Mediators of behaviour change maintenance in physical activity interventions for young and middle aged adults: a systematic review

Jennifer M. Murray, Sarah F. Brennan, David P. French, Christopher C. Patterson, Frank Kee, Ruth F. Hunter

Research output: Contribution to journalArticlepeer-review

19 Citations (Scopus)
575 Downloads (Pure)


Regular physical activity is important for maintaining physical and mental health. Benefits are optimized when physical activity is maintained. Understanding causal mechanisms is important to inform future interventions.

To investigate mediators of physical activity maintenance.

Six databases were searched (Medline, EMBASE, PsycINFO, CINAHL, Cochrane Database of Systematic Reviews, and Web of Science). Eligibility criteria included adult nonclinical populations, validated measure of physical activity behavior at baseline and at least 6 months postbaseline, control/comparison group(s), and reported mediators of physical activity behavior change. Mediators were examined according to (i) formal mediation tests, (ii) mediator association with physical activity outcome, and (iii) intervention effects on mediators.

There were few formal mediation tests conducted (n = 12/39 included studies), and various other methodological limitations were identified. There was some evidence that effective mediators in formal mediation tests at 6 months and later included the “behavioral processes of change” (n = 5/6). Many of the included interventions were not effective for changing targeted mediators (only 34% of 413 tests of mediator changes were significant).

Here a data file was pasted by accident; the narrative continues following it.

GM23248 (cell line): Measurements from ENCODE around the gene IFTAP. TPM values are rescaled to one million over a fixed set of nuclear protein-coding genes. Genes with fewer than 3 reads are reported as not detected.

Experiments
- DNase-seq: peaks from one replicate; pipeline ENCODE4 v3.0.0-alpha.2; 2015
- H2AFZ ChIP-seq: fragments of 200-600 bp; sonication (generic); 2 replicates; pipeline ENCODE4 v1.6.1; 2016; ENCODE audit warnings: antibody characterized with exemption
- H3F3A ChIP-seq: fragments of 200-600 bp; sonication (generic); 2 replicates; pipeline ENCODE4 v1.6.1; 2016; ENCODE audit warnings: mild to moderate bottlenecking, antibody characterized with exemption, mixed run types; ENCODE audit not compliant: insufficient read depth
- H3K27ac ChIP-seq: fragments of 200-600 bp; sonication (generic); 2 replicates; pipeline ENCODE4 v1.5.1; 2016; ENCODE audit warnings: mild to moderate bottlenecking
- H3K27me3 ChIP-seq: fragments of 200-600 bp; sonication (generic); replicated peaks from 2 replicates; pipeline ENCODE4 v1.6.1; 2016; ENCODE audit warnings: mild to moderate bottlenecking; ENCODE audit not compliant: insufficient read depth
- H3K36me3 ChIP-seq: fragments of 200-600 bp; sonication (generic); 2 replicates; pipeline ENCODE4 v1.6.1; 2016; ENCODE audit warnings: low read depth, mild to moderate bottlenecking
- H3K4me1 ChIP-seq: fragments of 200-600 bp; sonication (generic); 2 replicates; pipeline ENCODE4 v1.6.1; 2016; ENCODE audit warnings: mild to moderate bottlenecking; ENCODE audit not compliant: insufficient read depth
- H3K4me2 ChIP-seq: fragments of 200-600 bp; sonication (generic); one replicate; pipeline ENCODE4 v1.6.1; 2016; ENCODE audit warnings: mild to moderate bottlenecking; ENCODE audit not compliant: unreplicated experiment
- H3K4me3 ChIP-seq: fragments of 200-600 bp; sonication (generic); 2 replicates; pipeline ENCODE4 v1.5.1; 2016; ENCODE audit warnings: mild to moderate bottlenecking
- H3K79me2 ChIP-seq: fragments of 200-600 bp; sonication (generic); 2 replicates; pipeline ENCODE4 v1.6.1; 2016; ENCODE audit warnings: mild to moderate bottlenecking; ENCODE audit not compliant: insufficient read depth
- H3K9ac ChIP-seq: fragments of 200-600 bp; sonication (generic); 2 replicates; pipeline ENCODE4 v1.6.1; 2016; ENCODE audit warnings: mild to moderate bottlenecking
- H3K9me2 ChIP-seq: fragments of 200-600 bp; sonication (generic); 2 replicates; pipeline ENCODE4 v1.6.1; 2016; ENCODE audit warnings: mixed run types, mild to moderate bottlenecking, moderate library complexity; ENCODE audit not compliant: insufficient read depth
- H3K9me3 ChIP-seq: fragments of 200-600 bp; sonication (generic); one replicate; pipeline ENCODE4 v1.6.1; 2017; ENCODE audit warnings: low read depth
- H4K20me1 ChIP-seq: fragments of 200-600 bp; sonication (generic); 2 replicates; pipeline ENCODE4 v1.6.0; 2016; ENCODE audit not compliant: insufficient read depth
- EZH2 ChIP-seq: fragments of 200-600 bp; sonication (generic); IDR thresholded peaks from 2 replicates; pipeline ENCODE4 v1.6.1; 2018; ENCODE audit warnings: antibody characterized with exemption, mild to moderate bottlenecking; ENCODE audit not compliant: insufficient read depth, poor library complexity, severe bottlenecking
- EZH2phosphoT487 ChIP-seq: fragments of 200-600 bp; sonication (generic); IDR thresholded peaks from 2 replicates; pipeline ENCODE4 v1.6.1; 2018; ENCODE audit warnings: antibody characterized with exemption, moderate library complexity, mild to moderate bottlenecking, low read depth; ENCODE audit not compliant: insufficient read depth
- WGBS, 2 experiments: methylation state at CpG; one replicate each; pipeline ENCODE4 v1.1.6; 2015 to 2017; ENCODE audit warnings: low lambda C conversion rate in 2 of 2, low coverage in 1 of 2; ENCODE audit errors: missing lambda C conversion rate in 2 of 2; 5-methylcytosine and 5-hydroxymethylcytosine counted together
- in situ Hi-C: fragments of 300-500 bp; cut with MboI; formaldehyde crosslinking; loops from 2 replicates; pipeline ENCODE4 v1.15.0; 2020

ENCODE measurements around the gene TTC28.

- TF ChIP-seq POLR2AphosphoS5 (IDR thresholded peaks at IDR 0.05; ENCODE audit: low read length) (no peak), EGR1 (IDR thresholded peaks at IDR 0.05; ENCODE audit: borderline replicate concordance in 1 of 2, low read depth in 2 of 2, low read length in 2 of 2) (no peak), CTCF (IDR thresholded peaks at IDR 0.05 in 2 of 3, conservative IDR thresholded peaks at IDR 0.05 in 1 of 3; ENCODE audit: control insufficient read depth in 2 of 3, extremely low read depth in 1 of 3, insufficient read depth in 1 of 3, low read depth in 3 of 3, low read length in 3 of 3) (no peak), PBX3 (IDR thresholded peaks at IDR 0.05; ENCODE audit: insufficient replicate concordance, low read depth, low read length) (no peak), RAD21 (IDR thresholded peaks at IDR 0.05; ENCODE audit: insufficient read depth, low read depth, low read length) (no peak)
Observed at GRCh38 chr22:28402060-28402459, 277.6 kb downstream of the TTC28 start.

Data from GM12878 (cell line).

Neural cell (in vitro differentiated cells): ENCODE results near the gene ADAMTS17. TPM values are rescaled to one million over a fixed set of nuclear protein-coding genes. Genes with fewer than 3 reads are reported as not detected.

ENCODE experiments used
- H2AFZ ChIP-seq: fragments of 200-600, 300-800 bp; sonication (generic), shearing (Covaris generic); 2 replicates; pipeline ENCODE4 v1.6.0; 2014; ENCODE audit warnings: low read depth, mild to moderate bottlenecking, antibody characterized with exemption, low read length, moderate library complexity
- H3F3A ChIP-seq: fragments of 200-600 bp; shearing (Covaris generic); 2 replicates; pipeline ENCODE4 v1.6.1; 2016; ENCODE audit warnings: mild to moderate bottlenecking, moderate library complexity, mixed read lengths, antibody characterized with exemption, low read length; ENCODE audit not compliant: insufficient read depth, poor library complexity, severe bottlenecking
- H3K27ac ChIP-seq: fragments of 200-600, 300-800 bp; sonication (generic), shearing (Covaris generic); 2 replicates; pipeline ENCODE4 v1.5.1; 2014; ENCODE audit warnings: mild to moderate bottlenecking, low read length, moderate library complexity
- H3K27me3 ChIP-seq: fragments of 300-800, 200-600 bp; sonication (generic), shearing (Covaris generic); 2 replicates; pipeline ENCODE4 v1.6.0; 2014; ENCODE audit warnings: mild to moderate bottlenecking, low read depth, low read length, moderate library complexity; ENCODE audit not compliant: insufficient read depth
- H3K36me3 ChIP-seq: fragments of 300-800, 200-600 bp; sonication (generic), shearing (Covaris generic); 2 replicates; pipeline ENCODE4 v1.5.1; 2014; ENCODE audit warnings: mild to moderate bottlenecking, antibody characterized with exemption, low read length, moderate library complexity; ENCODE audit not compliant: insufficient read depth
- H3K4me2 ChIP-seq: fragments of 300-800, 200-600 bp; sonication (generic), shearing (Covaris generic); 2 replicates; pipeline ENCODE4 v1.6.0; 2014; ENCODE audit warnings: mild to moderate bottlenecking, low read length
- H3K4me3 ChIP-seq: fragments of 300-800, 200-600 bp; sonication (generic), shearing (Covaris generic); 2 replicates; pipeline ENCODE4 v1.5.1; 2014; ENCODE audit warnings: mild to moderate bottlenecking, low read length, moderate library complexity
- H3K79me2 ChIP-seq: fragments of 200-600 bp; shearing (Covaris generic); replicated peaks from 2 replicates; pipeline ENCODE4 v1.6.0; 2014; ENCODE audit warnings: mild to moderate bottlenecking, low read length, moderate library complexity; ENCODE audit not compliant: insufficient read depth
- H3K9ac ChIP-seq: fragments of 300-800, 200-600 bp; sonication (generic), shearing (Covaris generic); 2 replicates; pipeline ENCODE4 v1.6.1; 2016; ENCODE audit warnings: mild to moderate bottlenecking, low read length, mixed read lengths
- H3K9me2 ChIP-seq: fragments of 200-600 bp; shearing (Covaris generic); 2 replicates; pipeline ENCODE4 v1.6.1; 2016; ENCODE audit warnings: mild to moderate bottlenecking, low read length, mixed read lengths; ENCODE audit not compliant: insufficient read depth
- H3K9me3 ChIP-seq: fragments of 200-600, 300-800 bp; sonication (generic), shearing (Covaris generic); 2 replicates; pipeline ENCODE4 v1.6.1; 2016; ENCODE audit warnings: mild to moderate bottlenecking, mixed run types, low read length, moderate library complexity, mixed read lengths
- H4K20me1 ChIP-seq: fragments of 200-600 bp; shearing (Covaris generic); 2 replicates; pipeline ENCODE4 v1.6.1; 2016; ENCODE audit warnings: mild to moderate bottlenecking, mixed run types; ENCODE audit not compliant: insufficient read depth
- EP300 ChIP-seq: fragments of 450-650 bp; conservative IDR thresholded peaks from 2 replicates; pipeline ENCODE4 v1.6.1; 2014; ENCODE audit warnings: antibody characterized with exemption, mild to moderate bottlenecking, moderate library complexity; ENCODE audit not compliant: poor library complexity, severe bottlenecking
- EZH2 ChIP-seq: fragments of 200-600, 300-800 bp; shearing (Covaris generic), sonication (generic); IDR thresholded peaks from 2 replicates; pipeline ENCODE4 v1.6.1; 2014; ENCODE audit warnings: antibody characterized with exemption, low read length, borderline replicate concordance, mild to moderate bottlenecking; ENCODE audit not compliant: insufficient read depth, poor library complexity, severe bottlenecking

There were a number of methodological and statistical limitations in the evidence base. In future, prespecified formal mediation tests should be carried out and could be aided by a formal framework. Social and environmental variables should be considered in addition to intrapersonal variables. Improving knowledge of how to change hypothesized mediators, based on theory and evidence, will reveal how physical activity behavior change maintenance can be achieved. Maintenance research would be enhanced by establishing a formal definition of behavior change “maintenance.”

Original languageEnglish
Pages (from-to)513-529
Number of pages17
JournalAnnals of Behavioral Medicine
Issue number6
Early online date17 Apr 2018
Publication statusPublished - 01 Jun 2018


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